According to researchers at UC Riverside, “use a blocklist or you will be tracked… 100% of the time“. That’s an awful statistic. It comes from an article found on Ars Technica, so you know its pretty darn reputable information. I recommend you read the whole article (already linked up there). However, here is a small excerpt:
Title: P2P researchers: use a blocklist or you will be tracked… 100% of the time
The old cliché “You’re not paranoid if they really are out to get you” turns out to apply quite nicely to the world of P2P file-sharing. A trio of intrepid researchers from the University of California-Riverside decided to see just how often a P2P user might be tracked by content owners. Their startling conclusion: “naive” users will exchange data with such “fake users” 100 percent of the time.
Basically, at the very least, you need to use a blocklist or you are gonna get ThomASS’d (aka sued). I can just imagine many users out there thinking, “What’s a blocklist? Where do I get one? How do I use it? OMG, OMFG, WTF DO I DO?”
CALM DOWN!!! JUST TAKE A DEEP BREATH, TMBBITW is here to help. And by help we mean, offer up some information. Below we will lay out some resources, links and downloads that, when used, will ease you worries.
Now, a blocklist in and of itself is simple, its a list. A list of IP addresses, and some IP ranges, that are known to be essentially bad. By “bad” we mean that those IP’s are people or machines that are either tracking what you are doing or passing data to you that you do not want. An application on your computer uses a blocklist to stop those IP’s from connecting to your computer. Are you getting that warm fuzzy feeling of being informed yet? Well, keep reading.
Here are the most basic blocklist/P2P safety resources:
- P2PNet: The original daily p2p and digital news site. Always First!
- Slyck: Great site to learn how to use P2P services safely.
- PhoenixLabs: These guys have been creating blocklists since forever and they also run blocklist.org.
- Created (Windows/Mac Only): Peerguardian (app that keeps your blocklists updated and integrates with your P2P app)
- For Linux They recommend: MoBlock
- Blocklist Manager : A free utility to download, merge, sort, and export IP lists in a variety of formats.
- Protowall: A free utility that blocks undesired connections, to and from your computer via blocklist.
- Protowall Mods: Cleric’s Protowall Mods
Now you’re wondering what P2P or BitTorent clients should I use. See below:
- Azureus: BT Client that can update its own blocklists.
- Note: Uses “http://www.bluetack.co.uk/config/spconfig.txt” for updates to blocklists.
- uTorrent: Small fast BT client with great traffic encryption.
- BitCommet: BT app, written in C++, best for people behind a school firewall. Encrypts packet headers. This is for those that can not use port forwarding.
- LimeWire: P2P app using the Gnutella network, that is great for small files. However you will need Peerguardian or Protowall, because it does not natively support any ipfilter or blocklist.
- FrostWire: Based on LimeWire Pro, a free open source app that comes with some linux distributions. Still need Peerguardian or Protowall.
At the very least, those two lists above contain all you need. Something to go all P2P with, and a way to use a blocklist. You can use peerguardian and uTorrent, or Azureus and set up its IPfiltering option, or if you’re all Gnutella is good BT is hard… you can use FrostWire and peerguardian. As you can see there are lots of options.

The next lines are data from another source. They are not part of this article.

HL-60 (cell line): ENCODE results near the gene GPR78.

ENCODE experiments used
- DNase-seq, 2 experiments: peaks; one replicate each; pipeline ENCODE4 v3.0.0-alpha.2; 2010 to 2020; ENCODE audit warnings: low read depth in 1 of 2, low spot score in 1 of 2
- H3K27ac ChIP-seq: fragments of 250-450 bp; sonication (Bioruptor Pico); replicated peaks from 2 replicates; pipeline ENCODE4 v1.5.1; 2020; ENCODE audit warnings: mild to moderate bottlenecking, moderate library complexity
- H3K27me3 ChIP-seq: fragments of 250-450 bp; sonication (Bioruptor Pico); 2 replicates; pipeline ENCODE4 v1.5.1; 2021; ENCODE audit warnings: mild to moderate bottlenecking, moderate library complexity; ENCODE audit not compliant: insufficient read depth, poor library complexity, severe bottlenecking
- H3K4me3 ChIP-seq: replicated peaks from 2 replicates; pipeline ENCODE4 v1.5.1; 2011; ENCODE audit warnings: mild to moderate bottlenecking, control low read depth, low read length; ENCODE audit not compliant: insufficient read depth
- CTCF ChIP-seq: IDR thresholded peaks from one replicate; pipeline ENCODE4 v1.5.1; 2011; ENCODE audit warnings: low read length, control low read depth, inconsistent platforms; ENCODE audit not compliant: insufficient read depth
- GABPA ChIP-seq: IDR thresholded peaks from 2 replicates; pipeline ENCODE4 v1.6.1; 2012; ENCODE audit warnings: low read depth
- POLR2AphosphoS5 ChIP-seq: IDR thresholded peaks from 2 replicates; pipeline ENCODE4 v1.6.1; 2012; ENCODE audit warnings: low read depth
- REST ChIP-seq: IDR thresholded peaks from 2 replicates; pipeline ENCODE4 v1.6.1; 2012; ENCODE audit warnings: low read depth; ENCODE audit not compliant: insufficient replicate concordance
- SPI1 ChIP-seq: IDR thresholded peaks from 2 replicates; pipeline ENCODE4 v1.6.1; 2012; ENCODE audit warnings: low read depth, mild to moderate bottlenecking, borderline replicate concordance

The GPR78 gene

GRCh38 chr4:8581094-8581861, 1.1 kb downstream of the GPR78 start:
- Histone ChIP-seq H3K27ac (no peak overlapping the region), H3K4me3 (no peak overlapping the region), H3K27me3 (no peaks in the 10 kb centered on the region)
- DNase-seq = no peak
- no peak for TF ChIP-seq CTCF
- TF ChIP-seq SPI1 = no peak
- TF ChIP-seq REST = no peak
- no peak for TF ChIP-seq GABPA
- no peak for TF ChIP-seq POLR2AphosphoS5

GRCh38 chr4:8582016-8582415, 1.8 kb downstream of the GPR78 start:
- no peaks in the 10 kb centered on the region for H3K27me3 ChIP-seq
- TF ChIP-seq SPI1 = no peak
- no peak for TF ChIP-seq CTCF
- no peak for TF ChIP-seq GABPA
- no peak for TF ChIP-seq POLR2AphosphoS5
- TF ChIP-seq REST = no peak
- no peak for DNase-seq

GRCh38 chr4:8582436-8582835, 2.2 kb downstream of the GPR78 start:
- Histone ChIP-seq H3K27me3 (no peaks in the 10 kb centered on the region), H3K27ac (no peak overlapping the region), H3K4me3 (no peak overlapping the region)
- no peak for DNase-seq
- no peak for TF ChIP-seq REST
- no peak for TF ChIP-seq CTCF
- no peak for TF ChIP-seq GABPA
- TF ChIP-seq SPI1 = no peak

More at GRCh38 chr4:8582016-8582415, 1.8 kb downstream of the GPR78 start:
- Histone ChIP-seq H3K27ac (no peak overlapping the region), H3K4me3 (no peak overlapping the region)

For the sake of speed: You will probably need to open a port, via your firewall application or router software, in order for uTorrent or Azureas to let connections in using DHT (distributed hash tables, google it). This WILL speed everything up alot.
So you’re all done, you can go out and not ever be tracked, right? Well, sort of. You are pretty safe. However, there are some applications that you can use to actually try and mask your real IP address. Its an extra measure of security instead of just keeping the bad IPs out. These are the best, free, anonymity apps out there:
- TOR: The Onion Router – Can help to hide your IP.
- Privoxy: Helps to secure TOR even more.
- Putty: Telnet/SSH client that can be used to secure your traffic going out to a Tor node.
- JAP: Java based anonymity app. Some like it better than TOR some don’t.
In order for the above applications to work, you need to configure your P2P or BT client to connect to the internet THROUGH them. Tor has great instructions for this on their site. You can also configure your browser to go through those anonymity apps. The big drawback here is loss of speed. Any proxy based application will slow down your internets. Its a trade off that’s totally up to you.
You MUST know by now that you will eventually need more information, but you are afraid. Why? Because search engines like google and yahoo keep tabs on what you are searching for. For anonymous searching use:
- Googlonymous: Anonymous search engine.
- for example “P2P Blocklist“
- Scroogle: Another anonymous search engine.
As one can see, there are alot of resources out there to TRY and make your P2P life safe from being tracked. However, as with anything you do on the net, you will never be 100% anonymous. Its like having sex, sure there’s no 100% effective safe sex, but a condom is damn close enough to let you go at it. Just remember to keep your lists updated as well as your software. Now go be safe.
Got questions? Post them in the comments. (Note: This needs some Major editing, cause it was late and I got too tired to finish polishing it up)